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This toolkit for identifying gender persecution in conflicts and atrocities provides a framework for recognizing and understanding illicit conduct that amounts to gender persecution to investigators, lawyers, advocates, documenters, first responders, and others who engage in identifying gender-based crimes or their victims in conflict and atrocity settings.
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This policy brief provides a critical assessment of the “men for gender equality” field, and proposes new directions for programming and policy on men and boys. This includes moving away from a focus on individual men’s identities, attitudes and behaviours, and towards a greater focus on the structures and systems that sustain gender inequalities.
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The September 2021 edition of the UN Women impact stories is dedicated to women, peace, and security. These impact stories illustrate part of UN Women’s work on implementing the WPS agenda through programming and partnerships that support the meaningful participation and leadership of women in building long-lasting peace in Bangladesh, the Central African Republic, Georgia, and Lebanon.
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This paper examines the characteristics of past and contemporary feminisms and dissects the issues with periodizing feminism in terms of “waves”. Part two focuses on understanding the most recent wave of feminist activism by considering its antecedents and main characteristics. It presents three case studies of movements in the Global South; the cases of Brazil, India, and Malawi illustrate some of the ideas, campaigns, and organizational forms of “new feminists”.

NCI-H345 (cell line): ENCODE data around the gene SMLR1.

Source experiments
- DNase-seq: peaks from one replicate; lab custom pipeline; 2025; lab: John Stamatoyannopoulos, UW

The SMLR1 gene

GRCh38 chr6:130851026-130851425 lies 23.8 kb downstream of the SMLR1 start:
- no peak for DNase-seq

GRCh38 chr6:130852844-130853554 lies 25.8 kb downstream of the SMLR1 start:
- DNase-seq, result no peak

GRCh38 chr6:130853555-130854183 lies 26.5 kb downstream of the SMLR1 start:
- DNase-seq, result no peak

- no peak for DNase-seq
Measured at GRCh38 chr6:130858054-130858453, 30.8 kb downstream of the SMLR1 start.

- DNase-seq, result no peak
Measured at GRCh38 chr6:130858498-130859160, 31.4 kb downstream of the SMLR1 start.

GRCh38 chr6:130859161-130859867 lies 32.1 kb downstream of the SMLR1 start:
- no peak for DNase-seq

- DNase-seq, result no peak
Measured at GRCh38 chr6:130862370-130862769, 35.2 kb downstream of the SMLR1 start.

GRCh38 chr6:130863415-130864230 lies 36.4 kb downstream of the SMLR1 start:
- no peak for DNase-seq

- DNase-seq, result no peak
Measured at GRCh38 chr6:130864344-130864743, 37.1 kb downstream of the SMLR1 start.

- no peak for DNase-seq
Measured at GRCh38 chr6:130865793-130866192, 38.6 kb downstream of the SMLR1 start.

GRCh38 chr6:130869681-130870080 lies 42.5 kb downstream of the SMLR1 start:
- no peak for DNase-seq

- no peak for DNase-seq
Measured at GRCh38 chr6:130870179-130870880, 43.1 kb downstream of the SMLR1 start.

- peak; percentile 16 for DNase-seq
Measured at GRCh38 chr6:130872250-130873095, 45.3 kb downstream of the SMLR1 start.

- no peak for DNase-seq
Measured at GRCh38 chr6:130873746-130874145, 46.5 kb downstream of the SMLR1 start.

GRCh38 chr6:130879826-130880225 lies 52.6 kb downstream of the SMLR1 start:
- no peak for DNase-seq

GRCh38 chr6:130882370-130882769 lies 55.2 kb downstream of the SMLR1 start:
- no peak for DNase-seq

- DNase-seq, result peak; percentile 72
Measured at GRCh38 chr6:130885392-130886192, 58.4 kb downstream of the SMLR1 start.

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This brief focuses on the impacts of COVID-19 on women and girls in sports in five areas—leadership, gender-based violence, economic opportunities, media participation and representation, and girls’ participation in sport—and presents key recommendations to different actors in the sport ecosystem to respond to the crisis with a gender perspective and recover better in terms of gender equality.
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This report calls on global, national, and regional stakeholders to expand opportunities for girls and young women to be the changemakers and designers of the solutions to their challenges and opportunities; invest in the skills development of adolescent girls so they can compete in today’s labour market; improve girls’ health and nutrition; and end violence in all its forms against them.